Hedgehogs have prickly spines everywhere except on their face, legs, and bellies. By curling into a tight ball and tucking in their heads, tail, and legs, they protect the parts of their bodies that do not have stiff, sharp spines. Often compared to pincushions, hedgehogs depend on their spines for defense—both while they sleep and when they face enemies.
- Common Name:
- Scientific Name:
- Erinaceus europaeus
- Head and body: 5 to 12 inches; tail: 1 to 2 inches
- 14 to 39 ounces
The head and body of adult hedgehogs range from 5 to 12 inches (13 to 30 centimeters) long and their tail can add 1 to 2 inches (3-5 centimeters).
When hedgehogs are born—up to seven in a litter—their spines are soft and short. Soon after birth, their spines harden, becoming stiffer, sharper, and longer. Babies stay in the nest until they're about three weeks old. By that time, their eyes are open, their spines are effective, and they can safely follow their mother outside the nest as she looks for food.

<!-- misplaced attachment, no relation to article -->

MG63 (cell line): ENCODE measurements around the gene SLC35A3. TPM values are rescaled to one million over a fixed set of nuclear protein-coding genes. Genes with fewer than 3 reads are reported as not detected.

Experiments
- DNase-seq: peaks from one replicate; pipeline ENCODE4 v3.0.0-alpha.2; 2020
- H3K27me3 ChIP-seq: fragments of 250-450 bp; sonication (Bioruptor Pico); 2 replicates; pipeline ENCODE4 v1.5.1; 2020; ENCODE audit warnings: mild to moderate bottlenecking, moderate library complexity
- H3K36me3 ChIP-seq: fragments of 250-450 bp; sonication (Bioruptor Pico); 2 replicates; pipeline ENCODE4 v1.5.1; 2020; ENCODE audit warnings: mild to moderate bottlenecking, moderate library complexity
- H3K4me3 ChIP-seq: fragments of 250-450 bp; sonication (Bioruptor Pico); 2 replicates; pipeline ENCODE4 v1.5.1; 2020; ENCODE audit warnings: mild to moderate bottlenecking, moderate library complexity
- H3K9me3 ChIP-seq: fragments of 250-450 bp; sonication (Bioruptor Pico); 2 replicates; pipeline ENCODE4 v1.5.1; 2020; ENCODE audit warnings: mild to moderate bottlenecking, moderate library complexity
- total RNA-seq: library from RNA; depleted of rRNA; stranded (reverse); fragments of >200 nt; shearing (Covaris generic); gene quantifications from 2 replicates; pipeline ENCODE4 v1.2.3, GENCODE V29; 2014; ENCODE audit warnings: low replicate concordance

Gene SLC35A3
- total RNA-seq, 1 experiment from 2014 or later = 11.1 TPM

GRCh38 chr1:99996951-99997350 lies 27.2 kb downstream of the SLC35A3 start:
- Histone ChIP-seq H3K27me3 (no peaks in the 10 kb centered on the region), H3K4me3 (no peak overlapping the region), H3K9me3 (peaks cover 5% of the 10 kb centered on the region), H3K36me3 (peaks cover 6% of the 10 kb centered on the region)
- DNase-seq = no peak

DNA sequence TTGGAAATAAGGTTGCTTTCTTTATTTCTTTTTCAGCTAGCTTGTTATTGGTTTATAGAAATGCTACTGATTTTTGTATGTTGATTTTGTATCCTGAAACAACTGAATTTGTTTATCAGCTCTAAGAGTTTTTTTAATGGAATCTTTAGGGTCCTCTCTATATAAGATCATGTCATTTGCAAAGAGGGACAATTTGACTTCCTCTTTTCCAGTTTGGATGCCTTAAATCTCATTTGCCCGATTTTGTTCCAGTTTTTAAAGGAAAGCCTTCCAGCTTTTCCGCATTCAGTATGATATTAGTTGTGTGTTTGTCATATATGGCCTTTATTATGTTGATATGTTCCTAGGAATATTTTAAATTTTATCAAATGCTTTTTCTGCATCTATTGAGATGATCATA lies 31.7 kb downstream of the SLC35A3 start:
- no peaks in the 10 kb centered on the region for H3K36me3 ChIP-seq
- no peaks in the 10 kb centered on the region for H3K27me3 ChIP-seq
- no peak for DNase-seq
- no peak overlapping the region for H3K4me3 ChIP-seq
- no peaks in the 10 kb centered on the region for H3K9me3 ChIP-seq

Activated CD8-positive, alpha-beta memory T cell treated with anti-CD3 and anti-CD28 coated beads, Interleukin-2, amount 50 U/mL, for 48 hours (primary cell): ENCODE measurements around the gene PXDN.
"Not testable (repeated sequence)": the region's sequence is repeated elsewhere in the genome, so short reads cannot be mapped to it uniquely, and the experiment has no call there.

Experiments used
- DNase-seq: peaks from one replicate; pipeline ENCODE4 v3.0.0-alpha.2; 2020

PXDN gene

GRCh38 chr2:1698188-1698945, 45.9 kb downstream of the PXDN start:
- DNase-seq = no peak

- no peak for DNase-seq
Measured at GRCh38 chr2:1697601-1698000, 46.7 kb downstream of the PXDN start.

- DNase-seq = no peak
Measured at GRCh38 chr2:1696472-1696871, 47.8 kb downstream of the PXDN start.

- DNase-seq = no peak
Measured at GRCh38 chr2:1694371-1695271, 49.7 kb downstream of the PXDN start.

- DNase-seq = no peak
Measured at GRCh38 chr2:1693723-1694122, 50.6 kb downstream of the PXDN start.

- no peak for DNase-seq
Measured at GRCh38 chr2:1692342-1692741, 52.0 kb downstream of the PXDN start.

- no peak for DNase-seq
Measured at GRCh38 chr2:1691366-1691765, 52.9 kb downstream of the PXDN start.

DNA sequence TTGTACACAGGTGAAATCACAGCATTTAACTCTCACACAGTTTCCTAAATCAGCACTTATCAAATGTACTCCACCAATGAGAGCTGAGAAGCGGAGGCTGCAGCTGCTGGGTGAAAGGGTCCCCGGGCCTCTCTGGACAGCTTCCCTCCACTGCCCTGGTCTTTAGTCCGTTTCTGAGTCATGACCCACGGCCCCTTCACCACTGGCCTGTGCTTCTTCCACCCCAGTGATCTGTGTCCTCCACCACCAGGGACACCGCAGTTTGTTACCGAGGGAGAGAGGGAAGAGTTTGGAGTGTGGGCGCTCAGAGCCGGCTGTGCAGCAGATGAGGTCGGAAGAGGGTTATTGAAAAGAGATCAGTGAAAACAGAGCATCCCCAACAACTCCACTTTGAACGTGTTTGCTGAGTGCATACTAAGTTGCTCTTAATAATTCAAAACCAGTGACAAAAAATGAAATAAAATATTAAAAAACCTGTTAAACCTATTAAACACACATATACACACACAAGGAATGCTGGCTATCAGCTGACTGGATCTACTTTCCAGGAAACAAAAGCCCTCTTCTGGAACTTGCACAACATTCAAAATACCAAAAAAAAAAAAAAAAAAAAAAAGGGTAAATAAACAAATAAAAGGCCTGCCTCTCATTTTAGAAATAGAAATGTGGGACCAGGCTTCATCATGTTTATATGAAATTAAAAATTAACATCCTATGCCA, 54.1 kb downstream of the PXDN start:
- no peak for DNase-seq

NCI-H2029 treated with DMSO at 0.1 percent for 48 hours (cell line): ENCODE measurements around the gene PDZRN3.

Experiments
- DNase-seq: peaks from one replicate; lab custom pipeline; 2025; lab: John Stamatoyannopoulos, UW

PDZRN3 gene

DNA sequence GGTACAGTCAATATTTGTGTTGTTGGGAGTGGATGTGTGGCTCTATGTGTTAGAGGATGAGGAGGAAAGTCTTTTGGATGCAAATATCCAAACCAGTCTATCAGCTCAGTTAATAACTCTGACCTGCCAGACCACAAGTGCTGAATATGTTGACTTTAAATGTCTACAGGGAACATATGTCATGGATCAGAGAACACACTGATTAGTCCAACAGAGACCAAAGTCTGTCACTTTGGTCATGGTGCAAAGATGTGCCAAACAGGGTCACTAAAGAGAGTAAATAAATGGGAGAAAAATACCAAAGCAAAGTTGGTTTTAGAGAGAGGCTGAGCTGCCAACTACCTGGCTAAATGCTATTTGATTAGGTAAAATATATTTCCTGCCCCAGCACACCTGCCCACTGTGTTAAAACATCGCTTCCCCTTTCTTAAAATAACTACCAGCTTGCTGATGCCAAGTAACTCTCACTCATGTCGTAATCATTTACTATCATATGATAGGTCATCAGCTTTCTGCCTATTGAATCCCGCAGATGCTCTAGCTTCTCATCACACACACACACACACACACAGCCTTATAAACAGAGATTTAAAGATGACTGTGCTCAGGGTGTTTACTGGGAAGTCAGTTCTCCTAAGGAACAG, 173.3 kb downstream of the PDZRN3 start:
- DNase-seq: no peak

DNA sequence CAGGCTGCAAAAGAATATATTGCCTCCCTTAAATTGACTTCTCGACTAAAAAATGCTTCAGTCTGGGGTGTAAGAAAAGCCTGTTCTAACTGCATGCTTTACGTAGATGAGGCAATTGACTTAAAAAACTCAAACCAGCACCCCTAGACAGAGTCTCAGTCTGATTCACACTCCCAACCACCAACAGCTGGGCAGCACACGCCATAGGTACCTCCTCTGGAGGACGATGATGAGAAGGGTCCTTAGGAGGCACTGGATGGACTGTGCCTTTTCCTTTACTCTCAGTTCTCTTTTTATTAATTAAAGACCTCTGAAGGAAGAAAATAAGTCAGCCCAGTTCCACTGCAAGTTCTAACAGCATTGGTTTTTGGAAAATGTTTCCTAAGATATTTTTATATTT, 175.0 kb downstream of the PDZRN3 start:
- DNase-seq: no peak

Top on the hedgehog's menu are insects, followed by small mice, snails, lizards, frogs, eggs, and even snakes.
Hedgehogs sometimes add extra protection to their spines by "self-anointing." Immune to poisons in some plants, hedgehogs sometimes eat those plants and then make a frothy saliva in their mouths. The hedgehogs then lick their spines, spreading the saliva with the plant's poison all over the spikes. Though hedgehogs mainly stay on the ground, they swim quite well and even climb trees.